Rio 2016 Paralympic bronze medalist, Colleen Young, has albinism. This causes her to have a visual impairment making it difficult to see in the water especially with her light sensitivity. Young says that she adapts her swimming by, “(trying) to stay focused on the black line at the bottom of the pool to lead me forward. Because of my condition it’s hard for me to swim in a straight line so I found that following the black line helps me not drift as much in the water.”

Madeleine Babcock

Madeleine Babcock

Photo Courtesy:

Madeleine Babcock, a 16-year-old visually impaired swimmer, chooses different techniques to adapt swimming for her limited vision. Babcock said, “I use the lane line to stay straight and not run into everything. I also ask a teammate to tell me when they are leaving the wall so I know when to go.”


Photo Courtesy: Madeleine Babcock

Due to a lack of depth perception, Babcock cannot tell how far away the wall is from her. During practice Babcock sets up a pool light at the “T” on the bottom of the pool so that she knows when she needs to flip turn. At swim meets she also uses the tapper to notify her where the wall is.

Blind swimmers are some of the most adaptable athletes in the world and use a variety of devices and techniques to keep themselves safe and on track while swimming at practice and during times of competition. Even though there have been concussions, bruises, broken fingers, and various other accidents, vision impaired swimmers continue to show their love for the water by doing whatever it takes to try to swim that black line to victory.


  1. Diane Pavelin

    My college (Western Illinois Univ.) hosted the Blind Nationals 3 out of the first 4 years it was held. I worked Nationals, then was a volunteer for the 1980 blind Paralympic training camp at WIU.

    I worked with all the blind swimmers, including the great Trischa Zorn, who won 7 gold at that Olympics, and went on to win 53 total Paralympic medals (37 gold, 10 silver, 5 bronze) in 7 Paralympics.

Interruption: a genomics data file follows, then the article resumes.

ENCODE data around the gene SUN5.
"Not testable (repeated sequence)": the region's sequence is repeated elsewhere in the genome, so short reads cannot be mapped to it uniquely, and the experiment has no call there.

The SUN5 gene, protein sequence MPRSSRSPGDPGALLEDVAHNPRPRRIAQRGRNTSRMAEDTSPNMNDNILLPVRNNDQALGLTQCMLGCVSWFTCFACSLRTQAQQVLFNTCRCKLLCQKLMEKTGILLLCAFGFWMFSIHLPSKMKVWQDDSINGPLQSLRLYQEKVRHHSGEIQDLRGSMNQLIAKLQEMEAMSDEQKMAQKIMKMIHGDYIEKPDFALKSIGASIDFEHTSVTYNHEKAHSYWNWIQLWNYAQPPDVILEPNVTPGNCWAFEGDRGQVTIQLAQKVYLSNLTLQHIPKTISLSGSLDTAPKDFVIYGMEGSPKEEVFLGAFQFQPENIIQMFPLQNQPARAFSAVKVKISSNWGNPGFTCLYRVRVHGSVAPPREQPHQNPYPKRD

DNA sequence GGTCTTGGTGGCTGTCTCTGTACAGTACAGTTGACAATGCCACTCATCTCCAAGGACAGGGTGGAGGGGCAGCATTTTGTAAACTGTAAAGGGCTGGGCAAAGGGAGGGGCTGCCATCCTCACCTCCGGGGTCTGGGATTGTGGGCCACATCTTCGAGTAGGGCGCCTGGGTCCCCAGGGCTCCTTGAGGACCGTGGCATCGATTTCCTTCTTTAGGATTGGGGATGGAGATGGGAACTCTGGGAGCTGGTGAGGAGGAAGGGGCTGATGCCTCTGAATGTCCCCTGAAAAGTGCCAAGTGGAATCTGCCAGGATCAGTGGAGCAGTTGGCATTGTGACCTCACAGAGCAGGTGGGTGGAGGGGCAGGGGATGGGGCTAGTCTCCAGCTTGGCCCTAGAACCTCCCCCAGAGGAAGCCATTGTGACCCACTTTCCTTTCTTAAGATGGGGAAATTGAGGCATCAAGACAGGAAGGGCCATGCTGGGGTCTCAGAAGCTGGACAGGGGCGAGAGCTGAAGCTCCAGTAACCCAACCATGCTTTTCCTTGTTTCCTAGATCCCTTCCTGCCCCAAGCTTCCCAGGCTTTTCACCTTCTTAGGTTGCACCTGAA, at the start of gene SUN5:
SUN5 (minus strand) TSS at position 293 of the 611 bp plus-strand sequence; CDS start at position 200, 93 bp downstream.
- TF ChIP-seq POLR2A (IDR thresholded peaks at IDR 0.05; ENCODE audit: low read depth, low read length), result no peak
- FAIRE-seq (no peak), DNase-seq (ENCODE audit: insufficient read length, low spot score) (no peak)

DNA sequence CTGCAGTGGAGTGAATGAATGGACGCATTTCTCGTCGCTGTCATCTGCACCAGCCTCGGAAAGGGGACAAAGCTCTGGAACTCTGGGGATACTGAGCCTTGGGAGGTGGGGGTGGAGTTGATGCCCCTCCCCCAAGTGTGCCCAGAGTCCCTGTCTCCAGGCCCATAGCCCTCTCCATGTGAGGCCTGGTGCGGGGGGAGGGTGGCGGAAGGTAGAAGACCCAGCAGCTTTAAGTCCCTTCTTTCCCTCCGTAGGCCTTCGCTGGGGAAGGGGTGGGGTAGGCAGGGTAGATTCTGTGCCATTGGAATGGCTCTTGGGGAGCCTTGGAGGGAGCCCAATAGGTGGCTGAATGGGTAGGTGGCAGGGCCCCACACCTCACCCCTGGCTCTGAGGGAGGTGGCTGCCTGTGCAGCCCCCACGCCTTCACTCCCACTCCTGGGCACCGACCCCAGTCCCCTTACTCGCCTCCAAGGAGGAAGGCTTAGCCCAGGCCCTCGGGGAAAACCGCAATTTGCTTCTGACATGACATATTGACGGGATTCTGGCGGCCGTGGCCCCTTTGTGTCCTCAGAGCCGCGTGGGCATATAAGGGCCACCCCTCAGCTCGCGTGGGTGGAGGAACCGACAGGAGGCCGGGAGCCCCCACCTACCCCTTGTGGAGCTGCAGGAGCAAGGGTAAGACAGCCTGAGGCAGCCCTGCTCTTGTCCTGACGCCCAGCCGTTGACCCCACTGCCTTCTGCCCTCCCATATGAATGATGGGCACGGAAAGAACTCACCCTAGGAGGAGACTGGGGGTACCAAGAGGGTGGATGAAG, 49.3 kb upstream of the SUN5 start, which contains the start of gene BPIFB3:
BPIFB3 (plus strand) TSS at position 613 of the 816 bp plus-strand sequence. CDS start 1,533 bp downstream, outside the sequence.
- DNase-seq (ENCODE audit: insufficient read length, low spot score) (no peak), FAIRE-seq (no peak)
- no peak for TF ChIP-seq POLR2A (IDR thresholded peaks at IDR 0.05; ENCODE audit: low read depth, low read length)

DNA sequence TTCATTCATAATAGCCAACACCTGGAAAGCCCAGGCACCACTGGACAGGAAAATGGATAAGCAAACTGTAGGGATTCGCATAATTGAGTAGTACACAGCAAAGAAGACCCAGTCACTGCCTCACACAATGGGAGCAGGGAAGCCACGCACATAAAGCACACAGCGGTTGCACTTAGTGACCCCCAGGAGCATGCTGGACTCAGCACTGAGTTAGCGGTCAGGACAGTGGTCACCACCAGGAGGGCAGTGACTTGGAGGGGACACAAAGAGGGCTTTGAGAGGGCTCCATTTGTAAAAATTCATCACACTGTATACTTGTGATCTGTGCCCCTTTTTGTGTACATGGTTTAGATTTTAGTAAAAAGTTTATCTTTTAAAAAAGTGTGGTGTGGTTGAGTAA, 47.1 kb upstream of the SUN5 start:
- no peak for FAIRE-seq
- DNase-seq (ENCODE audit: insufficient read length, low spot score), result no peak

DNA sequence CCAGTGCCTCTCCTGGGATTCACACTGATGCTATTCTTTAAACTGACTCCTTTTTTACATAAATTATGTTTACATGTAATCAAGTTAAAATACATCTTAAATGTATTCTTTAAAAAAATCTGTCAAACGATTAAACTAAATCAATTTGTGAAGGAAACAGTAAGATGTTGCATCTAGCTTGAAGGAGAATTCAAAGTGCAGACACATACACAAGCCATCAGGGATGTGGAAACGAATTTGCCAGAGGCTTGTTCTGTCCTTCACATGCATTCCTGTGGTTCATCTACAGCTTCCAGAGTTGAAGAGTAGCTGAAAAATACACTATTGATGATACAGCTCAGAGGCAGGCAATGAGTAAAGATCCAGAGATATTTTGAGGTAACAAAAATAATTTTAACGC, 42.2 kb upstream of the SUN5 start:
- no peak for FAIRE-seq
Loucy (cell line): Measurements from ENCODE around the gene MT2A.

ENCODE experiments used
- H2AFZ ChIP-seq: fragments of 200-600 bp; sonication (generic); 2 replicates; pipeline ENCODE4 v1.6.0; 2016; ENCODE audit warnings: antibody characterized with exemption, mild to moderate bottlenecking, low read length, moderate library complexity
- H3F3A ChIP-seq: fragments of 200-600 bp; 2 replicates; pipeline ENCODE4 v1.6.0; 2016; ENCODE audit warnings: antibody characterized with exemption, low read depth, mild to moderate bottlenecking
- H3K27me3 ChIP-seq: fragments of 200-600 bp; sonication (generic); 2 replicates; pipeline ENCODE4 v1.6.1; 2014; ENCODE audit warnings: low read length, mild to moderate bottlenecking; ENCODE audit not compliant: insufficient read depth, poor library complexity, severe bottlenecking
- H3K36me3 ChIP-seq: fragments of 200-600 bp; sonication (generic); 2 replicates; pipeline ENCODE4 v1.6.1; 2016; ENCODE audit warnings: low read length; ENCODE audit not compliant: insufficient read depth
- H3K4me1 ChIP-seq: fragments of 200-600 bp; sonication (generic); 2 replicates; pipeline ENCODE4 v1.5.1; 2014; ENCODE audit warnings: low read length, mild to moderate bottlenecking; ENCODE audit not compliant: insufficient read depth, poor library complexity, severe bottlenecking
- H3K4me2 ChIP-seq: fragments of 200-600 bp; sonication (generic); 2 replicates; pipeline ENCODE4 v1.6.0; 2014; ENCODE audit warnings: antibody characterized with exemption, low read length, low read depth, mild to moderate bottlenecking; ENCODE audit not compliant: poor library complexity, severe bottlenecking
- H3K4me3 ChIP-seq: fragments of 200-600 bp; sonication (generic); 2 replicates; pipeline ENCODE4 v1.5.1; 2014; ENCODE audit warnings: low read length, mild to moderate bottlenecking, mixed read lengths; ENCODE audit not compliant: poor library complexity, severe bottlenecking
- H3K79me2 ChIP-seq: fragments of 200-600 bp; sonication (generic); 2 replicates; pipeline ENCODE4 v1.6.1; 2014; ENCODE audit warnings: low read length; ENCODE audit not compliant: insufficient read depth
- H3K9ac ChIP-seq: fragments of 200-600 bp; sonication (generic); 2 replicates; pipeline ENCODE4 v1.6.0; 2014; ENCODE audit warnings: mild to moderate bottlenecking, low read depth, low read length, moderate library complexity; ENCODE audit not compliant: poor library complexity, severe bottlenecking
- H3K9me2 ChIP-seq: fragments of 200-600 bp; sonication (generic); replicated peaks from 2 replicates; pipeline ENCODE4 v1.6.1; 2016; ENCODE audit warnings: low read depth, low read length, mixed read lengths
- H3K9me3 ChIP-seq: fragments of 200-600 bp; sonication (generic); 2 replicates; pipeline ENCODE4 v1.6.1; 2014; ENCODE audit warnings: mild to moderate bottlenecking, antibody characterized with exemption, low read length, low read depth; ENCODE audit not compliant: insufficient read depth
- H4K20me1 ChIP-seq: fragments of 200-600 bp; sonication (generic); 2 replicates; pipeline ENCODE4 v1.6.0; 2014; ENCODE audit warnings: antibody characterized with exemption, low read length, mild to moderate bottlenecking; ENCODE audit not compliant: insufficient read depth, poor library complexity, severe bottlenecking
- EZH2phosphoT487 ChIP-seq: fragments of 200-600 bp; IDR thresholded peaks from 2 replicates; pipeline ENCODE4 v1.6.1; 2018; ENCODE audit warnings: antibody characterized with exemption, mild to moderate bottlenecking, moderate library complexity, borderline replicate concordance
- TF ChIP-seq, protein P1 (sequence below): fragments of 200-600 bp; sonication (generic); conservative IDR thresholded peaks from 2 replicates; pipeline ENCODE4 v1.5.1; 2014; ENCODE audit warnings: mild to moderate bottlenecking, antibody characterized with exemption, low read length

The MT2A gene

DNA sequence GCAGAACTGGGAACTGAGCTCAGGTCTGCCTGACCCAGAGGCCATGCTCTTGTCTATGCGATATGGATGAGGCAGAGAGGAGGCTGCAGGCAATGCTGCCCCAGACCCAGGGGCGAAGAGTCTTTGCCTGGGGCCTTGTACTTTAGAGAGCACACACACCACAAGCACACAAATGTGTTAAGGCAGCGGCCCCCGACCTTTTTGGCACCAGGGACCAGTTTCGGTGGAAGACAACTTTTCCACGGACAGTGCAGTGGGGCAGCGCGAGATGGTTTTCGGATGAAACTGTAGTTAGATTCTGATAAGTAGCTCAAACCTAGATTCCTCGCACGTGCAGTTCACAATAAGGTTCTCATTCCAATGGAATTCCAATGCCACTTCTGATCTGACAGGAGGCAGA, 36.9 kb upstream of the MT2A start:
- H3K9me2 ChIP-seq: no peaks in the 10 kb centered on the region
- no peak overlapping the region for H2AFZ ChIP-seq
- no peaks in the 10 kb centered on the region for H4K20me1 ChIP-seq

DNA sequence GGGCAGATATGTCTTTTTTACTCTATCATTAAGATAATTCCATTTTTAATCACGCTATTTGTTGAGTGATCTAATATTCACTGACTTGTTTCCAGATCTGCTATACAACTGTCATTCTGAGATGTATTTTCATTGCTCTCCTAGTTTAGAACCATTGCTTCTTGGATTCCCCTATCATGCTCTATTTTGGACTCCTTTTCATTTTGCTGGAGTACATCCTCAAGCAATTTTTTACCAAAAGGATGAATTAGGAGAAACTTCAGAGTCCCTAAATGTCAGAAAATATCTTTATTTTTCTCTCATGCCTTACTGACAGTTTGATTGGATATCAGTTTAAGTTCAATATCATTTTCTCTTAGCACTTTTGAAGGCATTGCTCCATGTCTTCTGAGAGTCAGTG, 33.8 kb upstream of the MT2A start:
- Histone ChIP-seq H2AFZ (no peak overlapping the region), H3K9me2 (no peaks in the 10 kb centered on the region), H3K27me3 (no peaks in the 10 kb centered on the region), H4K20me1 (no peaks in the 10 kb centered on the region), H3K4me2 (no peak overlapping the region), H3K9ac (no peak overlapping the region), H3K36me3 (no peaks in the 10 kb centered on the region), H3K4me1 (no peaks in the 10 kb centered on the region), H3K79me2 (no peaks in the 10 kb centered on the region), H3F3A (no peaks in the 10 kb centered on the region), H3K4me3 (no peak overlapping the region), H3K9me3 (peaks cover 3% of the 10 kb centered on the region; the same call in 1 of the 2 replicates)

She qualified for the sighted 1980 Olympic Trials in backstroke, was a H.S. All-American at Mission Viejo, and was the first visually impaired athlete to be awarded a Division I scholarship in any sport.

    She knew her stroke count for all her strokes for 25 yards. and 50 meters, so she knew where the wall was.

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  3. Linda Trousdale Griswold

    Very informative article, McClain! Great use of the visual examples of what those who compete within different classification might actually perceive/see! So proud of you and of all the things you’re accomplishing in your life! ??????

  4. Molly Griswold

    McClain, you are an amazing writer and athlete. I absolutely love the visuals in the article- so informative, especially for those who don’t know much about the classifications. Can’t wait to read more of your articles, you are the best! ❤️

  5. Helen Oleary

    It is great see blind people swimming is achieved for them ??????

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    Julie Austin

    Well done, McClain!

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    So proud of you!! Don’t stop believing!

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    Gigi Hermes

    I just saw this today…a wonderful article, very informative, great use of pictures. Good for you! One question tho….I don’t know what “intervals” are. Is that the timing between each stroke?
    Wish we saw more of you….
    Love, Gigi.